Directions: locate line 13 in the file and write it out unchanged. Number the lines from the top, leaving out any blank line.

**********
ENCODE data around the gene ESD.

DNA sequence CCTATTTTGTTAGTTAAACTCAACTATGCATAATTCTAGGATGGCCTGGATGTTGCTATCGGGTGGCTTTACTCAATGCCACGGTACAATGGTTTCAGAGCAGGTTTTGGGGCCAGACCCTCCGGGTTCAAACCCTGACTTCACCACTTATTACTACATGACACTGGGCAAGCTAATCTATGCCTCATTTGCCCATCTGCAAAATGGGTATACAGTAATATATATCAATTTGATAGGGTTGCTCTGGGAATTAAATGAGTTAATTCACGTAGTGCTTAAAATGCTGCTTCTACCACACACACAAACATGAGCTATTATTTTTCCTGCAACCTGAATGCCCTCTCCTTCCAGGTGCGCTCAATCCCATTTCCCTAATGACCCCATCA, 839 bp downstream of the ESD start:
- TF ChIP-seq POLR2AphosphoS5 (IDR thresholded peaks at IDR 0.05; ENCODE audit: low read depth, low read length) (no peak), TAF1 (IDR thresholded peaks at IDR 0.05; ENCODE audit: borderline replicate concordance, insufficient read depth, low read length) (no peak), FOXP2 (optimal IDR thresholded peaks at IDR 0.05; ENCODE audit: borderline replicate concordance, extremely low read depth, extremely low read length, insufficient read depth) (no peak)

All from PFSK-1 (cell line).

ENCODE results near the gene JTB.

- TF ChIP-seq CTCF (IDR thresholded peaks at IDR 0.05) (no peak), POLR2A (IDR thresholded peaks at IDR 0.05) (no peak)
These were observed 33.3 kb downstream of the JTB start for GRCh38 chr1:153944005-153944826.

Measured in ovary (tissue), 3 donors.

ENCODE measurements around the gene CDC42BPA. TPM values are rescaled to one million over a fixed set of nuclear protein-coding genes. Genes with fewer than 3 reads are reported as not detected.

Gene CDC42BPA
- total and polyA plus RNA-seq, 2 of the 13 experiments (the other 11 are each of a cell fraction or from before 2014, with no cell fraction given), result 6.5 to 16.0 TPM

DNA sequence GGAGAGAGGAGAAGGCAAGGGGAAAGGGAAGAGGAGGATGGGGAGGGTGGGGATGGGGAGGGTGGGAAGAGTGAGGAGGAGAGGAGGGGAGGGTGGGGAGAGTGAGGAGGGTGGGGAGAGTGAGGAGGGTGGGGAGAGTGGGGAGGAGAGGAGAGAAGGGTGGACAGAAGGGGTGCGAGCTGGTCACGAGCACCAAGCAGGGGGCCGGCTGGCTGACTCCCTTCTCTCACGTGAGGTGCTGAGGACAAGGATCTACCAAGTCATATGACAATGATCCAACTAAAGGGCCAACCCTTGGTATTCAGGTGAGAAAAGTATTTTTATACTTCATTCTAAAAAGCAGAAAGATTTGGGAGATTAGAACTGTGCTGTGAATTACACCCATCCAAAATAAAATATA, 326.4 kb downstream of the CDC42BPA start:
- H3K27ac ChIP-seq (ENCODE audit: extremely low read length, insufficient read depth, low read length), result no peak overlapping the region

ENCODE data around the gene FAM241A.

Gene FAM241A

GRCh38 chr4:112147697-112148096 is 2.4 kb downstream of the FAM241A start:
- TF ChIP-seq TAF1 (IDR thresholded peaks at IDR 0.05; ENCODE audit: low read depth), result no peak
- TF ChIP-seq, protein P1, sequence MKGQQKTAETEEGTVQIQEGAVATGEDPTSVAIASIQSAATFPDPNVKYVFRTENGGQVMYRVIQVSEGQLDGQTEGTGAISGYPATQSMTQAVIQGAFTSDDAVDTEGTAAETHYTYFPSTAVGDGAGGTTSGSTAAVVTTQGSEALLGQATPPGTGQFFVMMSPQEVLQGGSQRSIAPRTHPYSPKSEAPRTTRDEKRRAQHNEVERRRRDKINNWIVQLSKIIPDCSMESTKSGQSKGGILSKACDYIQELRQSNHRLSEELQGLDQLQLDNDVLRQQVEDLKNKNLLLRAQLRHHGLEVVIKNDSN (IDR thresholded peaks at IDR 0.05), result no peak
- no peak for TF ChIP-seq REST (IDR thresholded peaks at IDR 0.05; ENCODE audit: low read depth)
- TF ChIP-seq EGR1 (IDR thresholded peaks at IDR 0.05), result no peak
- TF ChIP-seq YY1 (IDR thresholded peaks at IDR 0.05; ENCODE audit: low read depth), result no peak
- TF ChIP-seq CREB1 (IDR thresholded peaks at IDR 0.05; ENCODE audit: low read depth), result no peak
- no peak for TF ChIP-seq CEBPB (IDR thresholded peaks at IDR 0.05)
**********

- H3K27ac ChIP-seq (ENCODE audit: extremely low read length, insufficient read depth, low read length), result no peak overlapping the region